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While studying instruction pipelining in MIPS processor, we make an assumption that registers read/write stages take only a half clock cycle, as this picture shows (half clock cycles are dotted in register operations): enter image description here

So what is the purpose of this assumption? and why is the fourth instruction in this graph is considered a hazard if we actually wrote the value of $2 in the first half clock cycle and then read it in the latter one? enter image description here

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  • $\begingroup$ My guess is that in the same cycle you can read the old value of the register and write a new value on it, but you can not write a new value and read that new value. Hence the hazard. $\endgroup$ – chi May 16 at 17:03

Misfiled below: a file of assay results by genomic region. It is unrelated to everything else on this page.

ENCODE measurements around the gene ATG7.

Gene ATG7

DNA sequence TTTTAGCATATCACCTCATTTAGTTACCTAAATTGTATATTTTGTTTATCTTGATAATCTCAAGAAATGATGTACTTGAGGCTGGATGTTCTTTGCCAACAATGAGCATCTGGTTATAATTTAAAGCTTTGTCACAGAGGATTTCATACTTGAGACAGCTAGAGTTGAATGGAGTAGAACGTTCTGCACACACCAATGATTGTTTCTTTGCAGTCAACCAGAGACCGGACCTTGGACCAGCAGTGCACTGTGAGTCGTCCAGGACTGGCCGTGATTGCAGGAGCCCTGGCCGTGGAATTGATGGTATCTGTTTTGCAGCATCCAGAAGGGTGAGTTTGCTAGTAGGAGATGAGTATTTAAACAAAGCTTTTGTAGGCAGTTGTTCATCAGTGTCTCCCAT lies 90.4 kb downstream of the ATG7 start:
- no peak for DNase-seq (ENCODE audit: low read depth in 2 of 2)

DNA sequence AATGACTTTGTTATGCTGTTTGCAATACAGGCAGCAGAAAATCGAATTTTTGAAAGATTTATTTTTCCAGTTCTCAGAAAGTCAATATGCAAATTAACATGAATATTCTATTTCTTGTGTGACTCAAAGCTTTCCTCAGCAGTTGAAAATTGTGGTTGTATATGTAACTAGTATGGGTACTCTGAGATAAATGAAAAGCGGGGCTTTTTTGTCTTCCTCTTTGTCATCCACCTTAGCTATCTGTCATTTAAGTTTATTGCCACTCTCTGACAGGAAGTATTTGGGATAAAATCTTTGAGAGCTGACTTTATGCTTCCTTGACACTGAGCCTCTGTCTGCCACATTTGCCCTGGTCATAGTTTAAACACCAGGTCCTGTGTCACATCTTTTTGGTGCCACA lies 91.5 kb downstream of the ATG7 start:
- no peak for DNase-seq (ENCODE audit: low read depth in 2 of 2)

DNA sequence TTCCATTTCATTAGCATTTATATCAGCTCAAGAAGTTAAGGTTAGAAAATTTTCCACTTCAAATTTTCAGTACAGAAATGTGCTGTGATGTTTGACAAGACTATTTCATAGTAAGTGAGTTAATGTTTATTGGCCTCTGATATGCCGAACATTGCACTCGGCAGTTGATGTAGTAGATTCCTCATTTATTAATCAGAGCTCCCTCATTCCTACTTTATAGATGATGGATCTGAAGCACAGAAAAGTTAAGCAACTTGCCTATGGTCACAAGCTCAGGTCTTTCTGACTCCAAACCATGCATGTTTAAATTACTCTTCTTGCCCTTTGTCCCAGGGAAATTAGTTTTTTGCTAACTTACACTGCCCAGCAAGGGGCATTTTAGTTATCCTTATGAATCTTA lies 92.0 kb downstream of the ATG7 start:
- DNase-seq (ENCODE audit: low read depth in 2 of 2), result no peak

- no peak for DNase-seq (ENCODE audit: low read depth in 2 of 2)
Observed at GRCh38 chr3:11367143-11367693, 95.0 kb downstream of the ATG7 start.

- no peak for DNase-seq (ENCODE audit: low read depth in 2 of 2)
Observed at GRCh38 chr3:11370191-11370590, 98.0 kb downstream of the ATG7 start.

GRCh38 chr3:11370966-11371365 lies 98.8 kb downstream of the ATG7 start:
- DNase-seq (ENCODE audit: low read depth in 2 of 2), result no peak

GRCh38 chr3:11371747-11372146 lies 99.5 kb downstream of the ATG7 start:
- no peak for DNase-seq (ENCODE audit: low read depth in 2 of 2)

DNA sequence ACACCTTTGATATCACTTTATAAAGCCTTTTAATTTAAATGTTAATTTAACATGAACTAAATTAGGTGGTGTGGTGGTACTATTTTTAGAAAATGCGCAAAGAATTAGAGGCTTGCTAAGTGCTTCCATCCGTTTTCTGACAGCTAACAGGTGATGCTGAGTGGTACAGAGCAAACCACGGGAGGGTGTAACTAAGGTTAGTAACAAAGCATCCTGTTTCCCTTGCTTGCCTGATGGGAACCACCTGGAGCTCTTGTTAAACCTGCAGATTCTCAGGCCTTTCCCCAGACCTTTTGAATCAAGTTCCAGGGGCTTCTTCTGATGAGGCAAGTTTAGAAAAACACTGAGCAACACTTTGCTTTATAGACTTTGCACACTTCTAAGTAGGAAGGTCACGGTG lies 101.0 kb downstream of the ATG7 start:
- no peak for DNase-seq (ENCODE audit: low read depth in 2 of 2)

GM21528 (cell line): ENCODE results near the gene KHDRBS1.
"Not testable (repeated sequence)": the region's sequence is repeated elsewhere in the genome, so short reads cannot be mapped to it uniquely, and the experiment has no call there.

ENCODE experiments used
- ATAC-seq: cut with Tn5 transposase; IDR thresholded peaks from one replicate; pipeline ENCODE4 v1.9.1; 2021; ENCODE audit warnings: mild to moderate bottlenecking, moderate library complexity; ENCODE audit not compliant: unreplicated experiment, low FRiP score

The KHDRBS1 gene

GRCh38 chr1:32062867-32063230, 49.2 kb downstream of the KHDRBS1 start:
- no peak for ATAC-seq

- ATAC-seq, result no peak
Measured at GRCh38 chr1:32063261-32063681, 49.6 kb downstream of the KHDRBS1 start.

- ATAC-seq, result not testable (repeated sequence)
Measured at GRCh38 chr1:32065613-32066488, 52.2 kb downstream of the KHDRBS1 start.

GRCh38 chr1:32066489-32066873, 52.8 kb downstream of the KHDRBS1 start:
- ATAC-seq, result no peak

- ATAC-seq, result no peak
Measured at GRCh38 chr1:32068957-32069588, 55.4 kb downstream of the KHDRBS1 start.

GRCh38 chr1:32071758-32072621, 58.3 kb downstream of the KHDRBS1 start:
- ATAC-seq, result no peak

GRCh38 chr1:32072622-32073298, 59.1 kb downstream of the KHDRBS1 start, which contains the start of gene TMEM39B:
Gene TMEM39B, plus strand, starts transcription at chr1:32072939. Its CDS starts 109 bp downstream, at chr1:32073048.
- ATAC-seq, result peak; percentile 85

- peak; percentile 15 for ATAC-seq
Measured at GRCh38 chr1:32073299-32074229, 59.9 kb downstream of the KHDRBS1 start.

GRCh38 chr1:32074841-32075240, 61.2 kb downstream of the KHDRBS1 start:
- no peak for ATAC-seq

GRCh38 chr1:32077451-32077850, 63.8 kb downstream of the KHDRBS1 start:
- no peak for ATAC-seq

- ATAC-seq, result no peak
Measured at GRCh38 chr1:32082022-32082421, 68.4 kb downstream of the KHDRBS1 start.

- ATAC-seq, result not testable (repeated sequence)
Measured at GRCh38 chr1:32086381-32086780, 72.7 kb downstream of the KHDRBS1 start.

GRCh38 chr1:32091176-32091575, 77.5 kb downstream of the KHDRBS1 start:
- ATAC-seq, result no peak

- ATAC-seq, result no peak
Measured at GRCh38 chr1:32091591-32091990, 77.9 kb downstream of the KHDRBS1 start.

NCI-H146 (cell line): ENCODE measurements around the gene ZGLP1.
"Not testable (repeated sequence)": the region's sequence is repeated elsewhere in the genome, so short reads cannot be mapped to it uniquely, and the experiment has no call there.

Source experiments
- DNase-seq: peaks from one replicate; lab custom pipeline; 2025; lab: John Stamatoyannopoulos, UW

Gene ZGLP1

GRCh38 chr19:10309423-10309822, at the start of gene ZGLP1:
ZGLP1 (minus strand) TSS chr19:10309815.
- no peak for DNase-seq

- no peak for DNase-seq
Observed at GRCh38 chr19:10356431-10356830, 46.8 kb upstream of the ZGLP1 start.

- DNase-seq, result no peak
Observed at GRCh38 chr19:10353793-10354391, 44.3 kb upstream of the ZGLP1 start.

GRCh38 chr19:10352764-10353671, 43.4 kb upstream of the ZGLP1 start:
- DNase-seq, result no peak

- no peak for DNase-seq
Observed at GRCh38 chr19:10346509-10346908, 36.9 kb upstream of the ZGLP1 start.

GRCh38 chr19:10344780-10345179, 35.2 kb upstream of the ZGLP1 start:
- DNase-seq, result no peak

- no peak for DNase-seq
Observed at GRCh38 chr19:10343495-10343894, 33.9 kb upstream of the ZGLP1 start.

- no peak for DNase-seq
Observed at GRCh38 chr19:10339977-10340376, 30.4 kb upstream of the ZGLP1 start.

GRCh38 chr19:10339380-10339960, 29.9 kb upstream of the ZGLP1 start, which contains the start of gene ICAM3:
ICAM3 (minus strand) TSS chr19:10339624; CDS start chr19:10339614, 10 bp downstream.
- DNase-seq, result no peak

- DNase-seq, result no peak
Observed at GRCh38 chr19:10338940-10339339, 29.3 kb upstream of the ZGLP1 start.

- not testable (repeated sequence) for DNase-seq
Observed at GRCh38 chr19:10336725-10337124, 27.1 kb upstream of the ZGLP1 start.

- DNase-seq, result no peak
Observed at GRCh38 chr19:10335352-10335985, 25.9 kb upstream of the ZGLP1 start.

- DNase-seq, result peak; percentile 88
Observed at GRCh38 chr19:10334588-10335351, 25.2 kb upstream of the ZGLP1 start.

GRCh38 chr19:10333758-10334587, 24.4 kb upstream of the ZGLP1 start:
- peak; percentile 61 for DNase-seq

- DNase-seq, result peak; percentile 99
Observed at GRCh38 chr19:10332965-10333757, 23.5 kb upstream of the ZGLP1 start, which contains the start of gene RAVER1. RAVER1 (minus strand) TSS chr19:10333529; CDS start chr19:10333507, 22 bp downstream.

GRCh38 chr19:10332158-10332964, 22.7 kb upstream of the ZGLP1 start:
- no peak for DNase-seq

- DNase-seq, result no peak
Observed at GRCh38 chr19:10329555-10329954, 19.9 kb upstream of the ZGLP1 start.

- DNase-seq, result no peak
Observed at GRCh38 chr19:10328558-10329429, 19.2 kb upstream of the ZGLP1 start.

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By using different phases of a clock cycle for register write and register read, the number of register file ports can be reduced. (This can reduce area and latency.) A two-read and one-write instruction would otherwise require three register file ports (or introduce a structural hazard); by using different phases of the cycle one port can be used for both read and write. This can also facilitate reading from the register file in the same cycle as the value is written, which reduces the number of results that must be managed through the forwarding network.

The fourth instruction (add $14, $2, $2) does not have a data hazard even without forwarding.

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  • $\begingroup$ After more reading into our course reference book, this answer makes perfect sense! Thank you. $\endgroup$ – Khalid Khalil May 18 at 12:55

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